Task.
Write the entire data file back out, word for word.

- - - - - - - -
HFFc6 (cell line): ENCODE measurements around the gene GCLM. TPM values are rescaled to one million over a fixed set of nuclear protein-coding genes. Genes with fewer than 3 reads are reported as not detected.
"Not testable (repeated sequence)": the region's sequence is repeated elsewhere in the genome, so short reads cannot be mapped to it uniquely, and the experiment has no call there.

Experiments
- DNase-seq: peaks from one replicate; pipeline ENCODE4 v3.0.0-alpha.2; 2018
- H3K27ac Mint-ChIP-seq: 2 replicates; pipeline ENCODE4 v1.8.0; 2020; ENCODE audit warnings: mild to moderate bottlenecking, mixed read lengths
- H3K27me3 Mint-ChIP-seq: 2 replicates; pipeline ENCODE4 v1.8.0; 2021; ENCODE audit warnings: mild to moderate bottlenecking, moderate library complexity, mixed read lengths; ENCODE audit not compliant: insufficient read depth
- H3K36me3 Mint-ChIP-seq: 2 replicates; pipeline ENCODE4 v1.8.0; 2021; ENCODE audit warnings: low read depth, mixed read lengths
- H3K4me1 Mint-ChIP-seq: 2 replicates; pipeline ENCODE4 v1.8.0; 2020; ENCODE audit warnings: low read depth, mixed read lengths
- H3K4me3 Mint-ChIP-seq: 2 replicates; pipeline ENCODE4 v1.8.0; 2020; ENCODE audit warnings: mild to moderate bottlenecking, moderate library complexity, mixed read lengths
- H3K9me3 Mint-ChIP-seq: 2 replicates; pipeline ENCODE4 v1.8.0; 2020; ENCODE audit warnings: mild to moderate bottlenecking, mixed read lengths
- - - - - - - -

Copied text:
HFFc6 (cell line): ENCODE measurements around the gene GCLM. TPM values are rescaled to one million over a fixed set of nuclear protein-coding genes. Genes with fewer than 3 reads are reported as not detected.
"Not testable (repeated sequence)": the region's sequence is repeated elsewhere in the genome, so short reads cannot be mapped to it uniquely, and the experiment has no call there.

Experiments
- DNase-seq: peaks from one replicate; pipeline ENCODE4 v3.0.0-alpha.2; 2018
- H3K27ac Mint-ChIP-seq: 2 replicates; pipeline ENCODE4 v1.8.0; 2020; ENCODE audit warnings: mild to moderate bottlenecking, mixed read lengths
- H3K27me3 Mint-ChIP-seq: 2 replicates; pipeline ENCODE4 v1.8.0; 2021; ENCODE audit warnings: mild to moderate bottlenecking, moderate library complexity, mixed read lengths; ENCODE audit not compliant: insufficient read depth
- H3K36me3 Mint-ChIP-seq: 2 replicates; pipeline ENCODE4 v1.8.0; 2021; ENCODE audit warnings: low read depth, mixed read lengths
- H3K4me1 Mint-ChIP-seq: 2 replicates; pipeline ENCODE4 v1.8.0; 2020; ENCODE audit warnings: low read depth, mixed read lengths
- H3K4me3 Mint-ChIP-seq: 2 replicates; pipeline ENCODE4 v1.8.0; 2020; ENCODE audit warnings: mild to moderate bottlenecking, moderate library complexity, mixed read lengths
- H3K9me3 Mint-ChIP-seq: 2 replicates; pipeline ENCODE4 v1.8.0; 2020; ENCODE audit warnings: mild to moderate bottlenecking, mixed read lengths